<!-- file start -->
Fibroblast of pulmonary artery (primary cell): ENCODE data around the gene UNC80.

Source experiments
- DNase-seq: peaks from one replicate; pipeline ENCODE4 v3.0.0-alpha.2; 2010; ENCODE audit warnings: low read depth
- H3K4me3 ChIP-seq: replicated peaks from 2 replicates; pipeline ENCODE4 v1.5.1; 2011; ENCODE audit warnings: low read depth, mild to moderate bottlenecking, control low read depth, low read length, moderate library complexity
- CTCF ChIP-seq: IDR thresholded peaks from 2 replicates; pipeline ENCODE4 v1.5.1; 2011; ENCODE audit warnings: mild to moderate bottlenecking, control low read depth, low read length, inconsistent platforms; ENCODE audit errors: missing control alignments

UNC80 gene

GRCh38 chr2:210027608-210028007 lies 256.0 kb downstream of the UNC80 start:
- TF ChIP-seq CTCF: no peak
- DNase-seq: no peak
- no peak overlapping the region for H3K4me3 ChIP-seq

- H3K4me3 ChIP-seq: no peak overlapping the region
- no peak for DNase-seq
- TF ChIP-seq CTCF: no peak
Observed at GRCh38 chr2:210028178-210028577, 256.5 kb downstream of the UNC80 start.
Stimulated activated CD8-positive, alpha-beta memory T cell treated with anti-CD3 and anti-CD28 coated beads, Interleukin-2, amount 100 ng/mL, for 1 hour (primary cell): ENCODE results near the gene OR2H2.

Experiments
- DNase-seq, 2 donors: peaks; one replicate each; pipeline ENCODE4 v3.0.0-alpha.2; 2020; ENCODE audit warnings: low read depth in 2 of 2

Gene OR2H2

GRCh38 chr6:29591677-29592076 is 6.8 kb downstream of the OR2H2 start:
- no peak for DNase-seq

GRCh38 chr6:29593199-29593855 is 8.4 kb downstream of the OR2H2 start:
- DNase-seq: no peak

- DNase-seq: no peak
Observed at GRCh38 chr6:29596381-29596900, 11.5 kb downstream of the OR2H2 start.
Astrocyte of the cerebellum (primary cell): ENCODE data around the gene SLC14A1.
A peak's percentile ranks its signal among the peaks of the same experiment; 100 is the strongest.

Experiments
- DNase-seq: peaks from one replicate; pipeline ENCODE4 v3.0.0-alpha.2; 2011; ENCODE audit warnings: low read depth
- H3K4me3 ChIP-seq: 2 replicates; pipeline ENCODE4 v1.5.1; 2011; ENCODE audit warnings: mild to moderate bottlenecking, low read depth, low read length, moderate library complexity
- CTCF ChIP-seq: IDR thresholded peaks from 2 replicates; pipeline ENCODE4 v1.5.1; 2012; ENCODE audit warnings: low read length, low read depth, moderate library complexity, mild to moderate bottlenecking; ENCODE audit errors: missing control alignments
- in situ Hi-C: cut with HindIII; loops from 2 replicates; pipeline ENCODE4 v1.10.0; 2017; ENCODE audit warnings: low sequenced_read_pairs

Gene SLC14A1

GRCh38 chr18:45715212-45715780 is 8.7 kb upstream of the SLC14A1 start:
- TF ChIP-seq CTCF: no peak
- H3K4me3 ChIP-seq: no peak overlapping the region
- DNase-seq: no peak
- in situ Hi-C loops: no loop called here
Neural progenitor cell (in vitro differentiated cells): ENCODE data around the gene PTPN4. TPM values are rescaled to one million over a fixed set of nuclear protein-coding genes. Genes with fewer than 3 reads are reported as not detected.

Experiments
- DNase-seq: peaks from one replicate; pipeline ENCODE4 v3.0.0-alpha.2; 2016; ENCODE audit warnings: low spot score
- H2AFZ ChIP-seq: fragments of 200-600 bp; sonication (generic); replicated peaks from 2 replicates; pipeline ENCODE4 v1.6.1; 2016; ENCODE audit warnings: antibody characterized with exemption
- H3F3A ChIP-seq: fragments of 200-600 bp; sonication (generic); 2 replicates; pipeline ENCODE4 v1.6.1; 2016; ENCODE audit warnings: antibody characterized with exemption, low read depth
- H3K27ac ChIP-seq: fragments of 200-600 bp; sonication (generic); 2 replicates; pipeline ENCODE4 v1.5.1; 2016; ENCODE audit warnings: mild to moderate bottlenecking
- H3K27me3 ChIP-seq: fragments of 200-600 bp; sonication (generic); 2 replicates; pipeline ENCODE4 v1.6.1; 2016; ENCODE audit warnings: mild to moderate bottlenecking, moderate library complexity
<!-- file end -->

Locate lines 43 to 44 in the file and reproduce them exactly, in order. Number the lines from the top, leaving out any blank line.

- H3K27ac ChIP-seq: fragments of 200-600 bp; sonication (generic); 2 replicates; pipeline ENCODE4 v1.5.1; 2016; ENCODE audit warnings: mild to moderate bottlenecking
- H3K27me3 ChIP-seq: fragments of 200-600 bp; sonication (generic); 2 replicates; pipeline ENCODE4 v1.6.1; 2016; ENCODE audit warnings: mild to moderate bottlenecking, moderate library complexity